Going it alone
Posted on May 18, 2017 | By Iain Akerman

Many people dream of starting their own agency. But how difficult is it and what are the practicalities involved?

“Setting up an agency is easy,” says Rami Traboulsi, chief executive at Joe Fish in Beirut. “Creating a brand and its story is the hard part, which is how I treated Joe Fish from day one. As a brand by itself.

“You need the right office, the decoration, the story, the spirit, the mood, the employees, the clients. The only hard part for me was to transition from being a creative director to a mix between a creative director and the head of the company. Suddenly you think much more of budgets, client management, business development, employees, talent etc. That was the hardest part.”

Traditionally agencies have been launched by partners who combine client servicing, planning, creative and sometimes media, with the belief that they can offer an alternative philosophy or a better way of working. More transparency, less hierarchy, more openness and agility. The idea is that profit is a by-product of doing a good job.

In tough economic times where redundancies are common and the desire for entrepreneurial freedom is high, you face a situation where the number of independent agencies is increasing, particularly in Lebanon. In the majority of cases these agencies will have founding clients that follow them from their previous employer, while multidisciplinary talent is sometimes keen to work for boutiques that place a premium on personal wellbeing.

“Many creatives are moving from multinationals to independent agencies because of a more flexible lifestyle – better hours, better understanding of personal needs,” says Fady Karim, chief executive of theAdkitchen. “Our agency understands this and accommodates it, and you can’t put a price on that. 

Supporting our employees’ lives is why they stay – it guarantees us a higher calibre of staff and long-term loyalty that we are proud of.”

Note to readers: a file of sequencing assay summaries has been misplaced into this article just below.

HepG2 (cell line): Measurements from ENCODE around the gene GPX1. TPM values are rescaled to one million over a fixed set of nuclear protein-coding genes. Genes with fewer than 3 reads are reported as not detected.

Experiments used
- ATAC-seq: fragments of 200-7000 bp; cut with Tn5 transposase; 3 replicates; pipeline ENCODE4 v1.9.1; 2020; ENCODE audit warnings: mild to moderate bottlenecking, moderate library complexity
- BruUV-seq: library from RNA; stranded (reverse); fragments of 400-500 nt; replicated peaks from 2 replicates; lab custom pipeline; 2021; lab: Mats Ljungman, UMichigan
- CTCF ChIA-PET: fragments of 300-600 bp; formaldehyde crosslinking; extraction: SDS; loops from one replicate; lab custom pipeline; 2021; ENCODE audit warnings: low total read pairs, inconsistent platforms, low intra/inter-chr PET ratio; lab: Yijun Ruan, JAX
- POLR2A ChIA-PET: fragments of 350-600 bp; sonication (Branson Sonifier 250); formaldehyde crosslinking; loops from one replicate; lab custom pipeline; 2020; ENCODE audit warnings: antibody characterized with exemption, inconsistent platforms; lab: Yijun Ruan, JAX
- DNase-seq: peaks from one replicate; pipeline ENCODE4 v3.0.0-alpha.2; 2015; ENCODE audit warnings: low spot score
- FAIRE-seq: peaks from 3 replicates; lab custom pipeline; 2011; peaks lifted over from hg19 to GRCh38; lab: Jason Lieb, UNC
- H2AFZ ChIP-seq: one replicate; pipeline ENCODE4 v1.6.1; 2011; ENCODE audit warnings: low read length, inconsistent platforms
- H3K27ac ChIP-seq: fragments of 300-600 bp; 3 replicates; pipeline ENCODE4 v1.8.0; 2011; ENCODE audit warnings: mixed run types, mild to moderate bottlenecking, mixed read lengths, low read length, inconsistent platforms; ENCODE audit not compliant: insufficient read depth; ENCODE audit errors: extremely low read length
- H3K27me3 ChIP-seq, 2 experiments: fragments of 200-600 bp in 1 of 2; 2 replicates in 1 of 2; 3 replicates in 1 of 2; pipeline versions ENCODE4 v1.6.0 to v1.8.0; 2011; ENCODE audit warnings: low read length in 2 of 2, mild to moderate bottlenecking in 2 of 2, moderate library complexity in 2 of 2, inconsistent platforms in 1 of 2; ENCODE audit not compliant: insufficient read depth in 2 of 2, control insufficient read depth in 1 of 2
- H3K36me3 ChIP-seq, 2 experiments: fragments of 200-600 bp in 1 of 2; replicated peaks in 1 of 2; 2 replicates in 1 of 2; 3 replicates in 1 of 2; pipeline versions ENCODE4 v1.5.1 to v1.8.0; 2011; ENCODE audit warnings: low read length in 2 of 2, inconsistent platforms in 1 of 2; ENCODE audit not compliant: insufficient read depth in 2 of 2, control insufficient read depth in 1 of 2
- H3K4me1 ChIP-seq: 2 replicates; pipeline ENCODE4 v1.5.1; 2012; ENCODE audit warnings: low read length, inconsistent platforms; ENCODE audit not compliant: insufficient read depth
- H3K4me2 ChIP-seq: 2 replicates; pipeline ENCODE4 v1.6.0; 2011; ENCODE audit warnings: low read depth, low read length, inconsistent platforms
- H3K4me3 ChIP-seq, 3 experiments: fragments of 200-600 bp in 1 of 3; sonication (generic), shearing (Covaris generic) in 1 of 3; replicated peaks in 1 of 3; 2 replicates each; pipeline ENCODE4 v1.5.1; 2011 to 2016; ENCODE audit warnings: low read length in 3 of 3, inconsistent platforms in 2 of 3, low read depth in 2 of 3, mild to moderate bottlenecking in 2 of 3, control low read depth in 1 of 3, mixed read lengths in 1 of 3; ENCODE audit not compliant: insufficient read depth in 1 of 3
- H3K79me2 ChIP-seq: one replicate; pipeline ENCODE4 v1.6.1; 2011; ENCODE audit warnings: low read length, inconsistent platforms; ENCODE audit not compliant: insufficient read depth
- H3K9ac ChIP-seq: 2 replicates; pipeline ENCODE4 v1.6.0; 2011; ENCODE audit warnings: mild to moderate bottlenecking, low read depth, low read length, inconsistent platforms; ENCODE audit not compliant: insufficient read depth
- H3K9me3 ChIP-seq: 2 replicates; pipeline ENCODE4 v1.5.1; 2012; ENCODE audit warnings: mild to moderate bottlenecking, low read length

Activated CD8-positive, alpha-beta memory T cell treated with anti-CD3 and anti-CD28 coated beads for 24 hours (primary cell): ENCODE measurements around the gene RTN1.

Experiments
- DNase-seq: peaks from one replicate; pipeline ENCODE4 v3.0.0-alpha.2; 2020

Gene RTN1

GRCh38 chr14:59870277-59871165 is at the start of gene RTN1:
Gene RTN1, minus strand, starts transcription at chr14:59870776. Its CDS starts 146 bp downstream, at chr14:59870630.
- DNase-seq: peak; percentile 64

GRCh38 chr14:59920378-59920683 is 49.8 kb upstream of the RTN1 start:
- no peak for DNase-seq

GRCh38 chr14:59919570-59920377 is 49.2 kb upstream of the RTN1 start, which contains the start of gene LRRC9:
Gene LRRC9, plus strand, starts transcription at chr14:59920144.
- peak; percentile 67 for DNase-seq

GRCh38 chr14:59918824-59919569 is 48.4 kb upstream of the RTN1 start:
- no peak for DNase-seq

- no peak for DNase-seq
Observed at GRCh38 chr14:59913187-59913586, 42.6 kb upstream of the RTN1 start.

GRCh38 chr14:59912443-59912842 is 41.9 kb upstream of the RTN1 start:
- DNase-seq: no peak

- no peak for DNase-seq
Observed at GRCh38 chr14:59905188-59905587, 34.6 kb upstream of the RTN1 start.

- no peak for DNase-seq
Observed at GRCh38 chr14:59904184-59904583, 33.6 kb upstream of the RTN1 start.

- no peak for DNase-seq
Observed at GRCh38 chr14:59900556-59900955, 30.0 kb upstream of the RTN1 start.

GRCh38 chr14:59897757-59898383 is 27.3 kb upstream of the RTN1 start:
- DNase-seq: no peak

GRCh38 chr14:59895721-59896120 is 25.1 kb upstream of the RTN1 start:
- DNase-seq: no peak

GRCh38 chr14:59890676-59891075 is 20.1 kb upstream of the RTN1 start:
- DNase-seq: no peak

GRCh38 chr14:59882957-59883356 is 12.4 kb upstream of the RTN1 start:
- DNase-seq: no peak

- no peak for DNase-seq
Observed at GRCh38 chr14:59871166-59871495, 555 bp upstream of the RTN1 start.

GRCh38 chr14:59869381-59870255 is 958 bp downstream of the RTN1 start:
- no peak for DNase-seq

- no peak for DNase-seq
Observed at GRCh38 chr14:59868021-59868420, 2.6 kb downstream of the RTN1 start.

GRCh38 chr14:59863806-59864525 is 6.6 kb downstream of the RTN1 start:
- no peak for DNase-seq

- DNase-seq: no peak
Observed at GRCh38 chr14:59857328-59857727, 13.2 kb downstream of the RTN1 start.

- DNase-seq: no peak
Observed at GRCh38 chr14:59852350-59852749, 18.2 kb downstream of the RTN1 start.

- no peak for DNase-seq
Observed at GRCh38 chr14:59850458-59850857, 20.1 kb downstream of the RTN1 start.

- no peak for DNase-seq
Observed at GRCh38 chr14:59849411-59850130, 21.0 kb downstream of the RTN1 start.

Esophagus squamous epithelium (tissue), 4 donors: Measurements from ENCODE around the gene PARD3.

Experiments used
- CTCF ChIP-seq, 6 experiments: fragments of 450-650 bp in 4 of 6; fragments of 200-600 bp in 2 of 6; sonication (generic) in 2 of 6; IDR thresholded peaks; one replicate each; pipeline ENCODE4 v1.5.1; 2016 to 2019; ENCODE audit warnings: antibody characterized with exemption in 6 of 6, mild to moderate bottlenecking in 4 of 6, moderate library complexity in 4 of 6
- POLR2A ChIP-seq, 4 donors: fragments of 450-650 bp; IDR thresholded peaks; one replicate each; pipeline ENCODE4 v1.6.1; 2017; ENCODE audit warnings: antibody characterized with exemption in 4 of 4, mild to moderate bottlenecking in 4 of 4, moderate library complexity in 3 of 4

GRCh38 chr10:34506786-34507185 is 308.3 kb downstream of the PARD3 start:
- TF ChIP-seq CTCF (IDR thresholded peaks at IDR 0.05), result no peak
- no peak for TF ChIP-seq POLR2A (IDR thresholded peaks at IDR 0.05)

Those agencies that are launched by account handlers with access to clients who just want to make money and are devoid of any unique selling point are likely to fail. So too are those that inadequately manage cash flow.

“There are so many new small independent agencies that are popping up in the region,” says Traboulsi. “Only the strong will survive and figure out how to transform and shift towards the unpredictable future.”

The practicalities of setting up an agency are sometimes far from straightforward. In the UAE you have to choose between a free zone or an onshore business licence and the costs can sometimes prove prohibitive.

It is possible to set up a company for as low as 13,000 dirhams, but that’s as a lone operator with no employees and no office space (but an office address). A licence with a single visa would creep up to around 21,000 dirhams. A licence with six visa allocations could set you back about 34,500 dirhams.

The total cost of setting up an agency, including office space and up to six visas? A budget of anywhere between 80,000 to 150,000 dirhams would probably be necessary.

“Our agency, Hug Digital, was born out of the shared vision of myself and my partner Oussama Jamal,” says Tim Baker, the agency’s managing partner and co-founder. “In 2009, we were both frustrated with the big agency mentality and felt that clients were looking for a simpler, straight-talking offering. We also believed in the power of digital communication and saw the rapid shift in consumer behaviour into digital media. Hug Digital was born. It wasn’t an easy journey. The first two years threw every challenge you can imagine. From office fit out delays, to cash flow challenges, to people and resource issues. Winning business was always easy. Retaining and delivering on your promises was where we had to dig deep.”

The agency still works with its first major clients, including Majed al Futtaim Leisure (Ski Dubai and Magic Planet). It initially pitched for the business with a company of four people. Seven years later it now has 140 staff in five countries and has defended the business in two pitches. It has also worked with Americana since its launch.

“The challenges make you stronger and the power of self belief, ethics and hard work can overcome any hurdles,” says Baker. “Trust your gut and take quick decisions. Be ready to experiment and change strategy based on daily learnings. In our business, we’re people powered. So value them and invest time and energy in training, development and creating a strong corporate culture and identity.”